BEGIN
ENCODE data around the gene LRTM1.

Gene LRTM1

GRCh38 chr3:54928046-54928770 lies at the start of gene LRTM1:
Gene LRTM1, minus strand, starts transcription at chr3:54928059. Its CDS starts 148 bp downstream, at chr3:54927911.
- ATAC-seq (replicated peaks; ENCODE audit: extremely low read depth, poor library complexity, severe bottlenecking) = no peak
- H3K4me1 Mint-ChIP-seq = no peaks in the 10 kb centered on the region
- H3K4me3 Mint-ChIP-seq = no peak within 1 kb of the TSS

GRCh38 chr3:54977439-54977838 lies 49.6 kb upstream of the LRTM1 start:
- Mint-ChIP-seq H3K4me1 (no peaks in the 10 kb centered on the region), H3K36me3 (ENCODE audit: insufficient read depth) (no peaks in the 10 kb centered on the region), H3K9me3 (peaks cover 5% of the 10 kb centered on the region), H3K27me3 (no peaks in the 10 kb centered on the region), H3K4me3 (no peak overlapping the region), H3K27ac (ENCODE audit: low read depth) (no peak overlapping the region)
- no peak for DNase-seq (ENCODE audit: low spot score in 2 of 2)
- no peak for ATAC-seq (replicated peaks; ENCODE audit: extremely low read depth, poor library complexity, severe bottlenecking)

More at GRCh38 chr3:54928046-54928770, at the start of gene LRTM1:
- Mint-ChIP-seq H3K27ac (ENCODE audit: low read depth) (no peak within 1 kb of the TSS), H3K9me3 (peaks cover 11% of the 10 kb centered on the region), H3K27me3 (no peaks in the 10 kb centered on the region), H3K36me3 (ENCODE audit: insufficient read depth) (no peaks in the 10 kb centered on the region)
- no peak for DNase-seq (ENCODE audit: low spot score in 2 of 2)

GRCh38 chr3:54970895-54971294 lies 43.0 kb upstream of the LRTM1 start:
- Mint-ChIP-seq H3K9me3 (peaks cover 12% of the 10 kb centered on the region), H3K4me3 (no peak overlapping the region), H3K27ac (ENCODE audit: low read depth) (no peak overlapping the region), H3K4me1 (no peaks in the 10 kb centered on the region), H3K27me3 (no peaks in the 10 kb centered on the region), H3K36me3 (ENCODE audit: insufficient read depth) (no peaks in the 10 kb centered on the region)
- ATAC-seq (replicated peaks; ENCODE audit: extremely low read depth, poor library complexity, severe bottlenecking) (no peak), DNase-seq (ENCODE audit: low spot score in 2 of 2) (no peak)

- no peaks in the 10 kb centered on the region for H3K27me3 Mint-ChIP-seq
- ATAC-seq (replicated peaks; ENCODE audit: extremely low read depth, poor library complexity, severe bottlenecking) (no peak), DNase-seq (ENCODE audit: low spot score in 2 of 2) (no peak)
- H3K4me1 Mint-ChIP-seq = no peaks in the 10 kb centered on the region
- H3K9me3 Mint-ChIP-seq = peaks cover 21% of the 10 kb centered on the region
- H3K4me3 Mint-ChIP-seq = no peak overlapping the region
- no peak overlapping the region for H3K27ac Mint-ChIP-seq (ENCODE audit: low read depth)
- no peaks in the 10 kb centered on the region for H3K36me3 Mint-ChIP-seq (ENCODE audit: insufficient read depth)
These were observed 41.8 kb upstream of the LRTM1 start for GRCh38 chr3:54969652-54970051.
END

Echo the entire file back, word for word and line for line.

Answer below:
ENCODE data around the gene LRTM1.

Gene LRTM1

GRCh38 chr3:54928046-54928770 lies at the start of gene LRTM1:
Gene LRTM1, minus strand, starts transcription at chr3:54928059. Its CDS starts 148 bp downstream, at chr3:54927911.
- ATAC-seq (replicated peaks; ENCODE audit: extremely low read depth, poor library complexity, severe bottlenecking) = no peak
- H3K4me1 Mint-ChIP-seq = no peaks in the 10 kb centered on the region
- H3K4me3 Mint-ChIP-seq = no peak within 1 kb of the TSS

GRCh38 chr3:54977439-54977838 lies 49.6 kb upstream of the LRTM1 start:
- Mint-ChIP-seq H3K4me1 (no peaks in the 10 kb centered on the region), H3K36me3 (ENCODE audit: insufficient read depth) (no peaks in the 10 kb centered on the region), H3K9me3 (peaks cover 5% of the 10 kb centered on the region), H3K27me3 (no peaks in the 10 kb centered on the region), H3K4me3 (no peak overlapping the region), H3K27ac (ENCODE audit: low read depth) (no peak overlapping the region)
- no peak for DNase-seq (ENCODE audit: low spot score in 2 of 2)
- no peak for ATAC-seq (replicated peaks; ENCODE audit: extremely low read depth, poor library complexity, severe bottlenecking)

More at GRCh38 chr3:54928046-54928770, at the start of gene LRTM1:
- Mint-ChIP-seq H3K27ac (ENCODE audit: low read depth) (no peak within 1 kb of the TSS), H3K9me3 (peaks cover 11% of the 10 kb centered on the region), H3K27me3 (no peaks in the 10 kb centered on the region), H3K36me3 (ENCODE audit: insufficient read depth) (no peaks in the 10 kb centered on the region)
- no peak for DNase-seq (ENCODE audit: low spot score in 2 of 2)

GRCh38 chr3:54970895-54971294 lies 43.0 kb upstream of the LRTM1 start:
- Mint-ChIP-seq H3K9me3 (peaks cover 12% of the 10 kb centered on the region), H3K4me3 (no peak overlapping the region), H3K27ac (ENCODE audit: low read depth) (no peak overlapping the region), H3K4me1 (no peaks in the 10 kb centered on the region), H3K27me3 (no peaks in the 10 kb centered on the region), H3K36me3 (ENCODE audit: insufficient read depth) (no peaks in the 10 kb centered on the region)
- ATAC-seq (replicated peaks; ENCODE audit: extremely low read depth, poor library complexity, severe bottlenecking) (no peak), DNase-seq (ENCODE audit: low spot score in 2 of 2) (no peak)

- no peaks in the 10 kb centered on the region for H3K27me3 Mint-ChIP-seq
- ATAC-seq (replicated peaks; ENCODE audit: extremely low read depth, poor library complexity, severe bottlenecking) (no peak), DNase-seq (ENCODE audit: low spot score in 2 of 2) (no peak)
- H3K4me1 Mint-ChIP-seq = no peaks in the 10 kb centered on the region
- H3K9me3 Mint-ChIP-seq = peaks cover 21% of the 10 kb centered on the region
- H3K4me3 Mint-ChIP-seq = no peak overlapping the region
- no peak overlapping the region for H3K27ac Mint-ChIP-seq (ENCODE audit: low read depth)
- no peaks in the 10 kb centered on the region for H3K36me3 Mint-ChIP-seq (ENCODE audit: insufficient read depth)
These were observed 41.8 kb upstream of the LRTM1 start for GRCh38 chr3:54969652-54970051.